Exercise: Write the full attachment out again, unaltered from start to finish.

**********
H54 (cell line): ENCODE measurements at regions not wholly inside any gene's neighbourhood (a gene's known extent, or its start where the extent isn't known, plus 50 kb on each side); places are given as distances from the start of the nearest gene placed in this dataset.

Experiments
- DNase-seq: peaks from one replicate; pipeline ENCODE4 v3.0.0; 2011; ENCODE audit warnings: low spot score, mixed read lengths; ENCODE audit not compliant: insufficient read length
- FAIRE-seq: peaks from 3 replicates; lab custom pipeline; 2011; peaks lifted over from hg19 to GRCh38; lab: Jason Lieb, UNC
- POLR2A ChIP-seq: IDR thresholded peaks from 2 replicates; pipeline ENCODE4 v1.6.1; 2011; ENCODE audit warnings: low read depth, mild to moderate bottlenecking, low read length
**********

H54 (cell line): ENCODE measurements at regions not wholly inside any gene's neighbourhood (a gene's known extent, or its start where the extent isn't known, plus 50 kb on each side); places are given as distances from the start of the nearest gene placed in this dataset.

Experiments
- DNase-seq: peaks from one replicate; pipeline ENCODE4 v3.0.0; 2011; ENCODE audit warnings: low spot score, mixed read lengths; ENCODE audit not compliant: insufficient read length
- FAIRE-seq: peaks from 3 replicates; lab custom pipeline; 2011; peaks lifted over from hg19 to GRCh38; lab: Jason Lieb, UNC
- POLR2A ChIP-seq: IDR thresholded peaks from 2 replicates; pipeline ENCODE4 v1.6.1; 2011; ENCODE audit warnings: low read depth, mild to moderate bottlenecking, low read length